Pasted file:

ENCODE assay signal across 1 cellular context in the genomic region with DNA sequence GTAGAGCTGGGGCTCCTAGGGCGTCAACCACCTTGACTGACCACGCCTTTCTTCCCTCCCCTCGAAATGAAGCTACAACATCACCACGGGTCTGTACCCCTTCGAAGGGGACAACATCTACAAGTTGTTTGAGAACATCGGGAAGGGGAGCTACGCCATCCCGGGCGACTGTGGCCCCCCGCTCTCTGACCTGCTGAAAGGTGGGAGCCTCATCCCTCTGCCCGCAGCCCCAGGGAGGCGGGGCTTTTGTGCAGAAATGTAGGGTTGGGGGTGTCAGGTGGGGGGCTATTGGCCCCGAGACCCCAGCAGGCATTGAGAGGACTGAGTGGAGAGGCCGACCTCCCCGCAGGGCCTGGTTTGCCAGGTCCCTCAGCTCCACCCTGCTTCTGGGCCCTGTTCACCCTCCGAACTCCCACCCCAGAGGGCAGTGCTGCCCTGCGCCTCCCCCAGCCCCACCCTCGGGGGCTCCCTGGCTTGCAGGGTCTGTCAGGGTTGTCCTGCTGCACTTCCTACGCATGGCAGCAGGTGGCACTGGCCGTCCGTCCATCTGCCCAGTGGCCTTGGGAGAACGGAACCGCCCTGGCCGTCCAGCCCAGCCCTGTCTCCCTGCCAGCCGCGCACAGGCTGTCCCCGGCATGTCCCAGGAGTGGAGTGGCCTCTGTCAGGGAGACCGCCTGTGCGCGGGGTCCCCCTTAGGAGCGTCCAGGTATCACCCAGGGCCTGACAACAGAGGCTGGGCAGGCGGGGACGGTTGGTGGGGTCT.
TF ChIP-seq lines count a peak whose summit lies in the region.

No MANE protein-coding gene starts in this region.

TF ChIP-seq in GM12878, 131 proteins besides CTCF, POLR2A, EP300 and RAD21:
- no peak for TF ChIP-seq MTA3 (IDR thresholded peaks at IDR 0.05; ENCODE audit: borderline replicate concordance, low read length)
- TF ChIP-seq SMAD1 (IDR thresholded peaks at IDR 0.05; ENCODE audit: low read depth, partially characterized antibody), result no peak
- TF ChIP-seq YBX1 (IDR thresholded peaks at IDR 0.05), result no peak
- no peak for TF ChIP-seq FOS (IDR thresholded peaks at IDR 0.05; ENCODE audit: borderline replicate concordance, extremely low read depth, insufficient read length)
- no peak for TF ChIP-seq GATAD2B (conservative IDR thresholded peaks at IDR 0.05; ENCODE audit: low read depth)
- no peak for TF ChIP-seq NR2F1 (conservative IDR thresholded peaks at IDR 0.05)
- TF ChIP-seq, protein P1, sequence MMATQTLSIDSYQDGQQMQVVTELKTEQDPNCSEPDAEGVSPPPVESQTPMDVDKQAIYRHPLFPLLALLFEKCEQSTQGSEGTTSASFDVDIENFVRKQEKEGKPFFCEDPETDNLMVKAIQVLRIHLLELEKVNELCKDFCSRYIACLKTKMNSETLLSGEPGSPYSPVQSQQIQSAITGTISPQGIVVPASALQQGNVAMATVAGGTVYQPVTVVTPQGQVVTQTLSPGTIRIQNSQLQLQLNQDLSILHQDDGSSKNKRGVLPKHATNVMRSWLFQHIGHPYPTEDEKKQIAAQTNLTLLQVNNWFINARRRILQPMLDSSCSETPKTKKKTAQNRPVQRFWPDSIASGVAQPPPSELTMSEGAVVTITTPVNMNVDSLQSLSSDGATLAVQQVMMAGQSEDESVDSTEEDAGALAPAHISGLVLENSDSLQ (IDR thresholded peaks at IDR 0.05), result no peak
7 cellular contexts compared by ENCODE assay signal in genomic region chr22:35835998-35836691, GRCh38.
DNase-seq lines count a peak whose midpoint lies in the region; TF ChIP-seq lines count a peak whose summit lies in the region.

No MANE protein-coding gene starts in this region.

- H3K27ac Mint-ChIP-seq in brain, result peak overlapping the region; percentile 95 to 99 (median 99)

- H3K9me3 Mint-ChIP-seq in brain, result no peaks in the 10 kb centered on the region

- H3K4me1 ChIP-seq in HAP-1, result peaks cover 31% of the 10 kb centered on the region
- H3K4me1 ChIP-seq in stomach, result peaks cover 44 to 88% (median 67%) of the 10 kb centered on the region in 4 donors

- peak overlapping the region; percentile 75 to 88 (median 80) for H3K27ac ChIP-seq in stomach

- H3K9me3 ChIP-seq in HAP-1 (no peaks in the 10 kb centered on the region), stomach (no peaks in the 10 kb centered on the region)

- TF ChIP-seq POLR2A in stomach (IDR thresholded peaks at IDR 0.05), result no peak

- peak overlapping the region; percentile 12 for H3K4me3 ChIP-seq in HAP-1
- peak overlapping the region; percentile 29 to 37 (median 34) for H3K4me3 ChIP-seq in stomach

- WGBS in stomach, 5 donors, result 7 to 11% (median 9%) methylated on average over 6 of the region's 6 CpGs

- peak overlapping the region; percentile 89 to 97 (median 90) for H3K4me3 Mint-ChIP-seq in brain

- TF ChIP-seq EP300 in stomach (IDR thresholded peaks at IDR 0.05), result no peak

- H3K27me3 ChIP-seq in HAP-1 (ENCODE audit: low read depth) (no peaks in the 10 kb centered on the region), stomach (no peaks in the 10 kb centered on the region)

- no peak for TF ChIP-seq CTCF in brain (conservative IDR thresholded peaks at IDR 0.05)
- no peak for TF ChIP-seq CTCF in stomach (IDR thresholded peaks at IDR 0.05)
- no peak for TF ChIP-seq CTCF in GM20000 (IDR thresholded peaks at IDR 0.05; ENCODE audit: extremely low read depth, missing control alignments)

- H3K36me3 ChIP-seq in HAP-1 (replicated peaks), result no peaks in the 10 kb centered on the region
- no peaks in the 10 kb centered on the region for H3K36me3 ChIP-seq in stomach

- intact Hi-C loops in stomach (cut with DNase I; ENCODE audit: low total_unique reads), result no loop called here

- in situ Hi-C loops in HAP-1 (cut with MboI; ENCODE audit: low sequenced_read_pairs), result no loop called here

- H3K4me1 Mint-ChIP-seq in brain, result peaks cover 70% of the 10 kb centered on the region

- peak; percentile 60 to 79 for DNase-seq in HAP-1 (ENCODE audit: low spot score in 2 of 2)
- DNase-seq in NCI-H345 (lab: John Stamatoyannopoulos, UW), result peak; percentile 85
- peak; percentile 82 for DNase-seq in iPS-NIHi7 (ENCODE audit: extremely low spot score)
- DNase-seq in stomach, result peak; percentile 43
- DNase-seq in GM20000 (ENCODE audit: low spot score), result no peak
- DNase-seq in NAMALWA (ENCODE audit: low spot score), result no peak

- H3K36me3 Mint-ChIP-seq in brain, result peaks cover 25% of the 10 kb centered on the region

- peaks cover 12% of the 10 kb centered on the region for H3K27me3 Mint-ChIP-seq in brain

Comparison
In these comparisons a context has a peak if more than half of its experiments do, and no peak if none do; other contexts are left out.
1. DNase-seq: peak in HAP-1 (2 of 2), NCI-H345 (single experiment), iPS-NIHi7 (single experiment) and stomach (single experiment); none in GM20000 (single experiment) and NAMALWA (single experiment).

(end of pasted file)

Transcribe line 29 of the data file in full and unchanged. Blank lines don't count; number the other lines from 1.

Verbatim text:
- no peak for TF ChIP-seq CTCF in stomach (IDR thresholded peaks at IDR 0.05)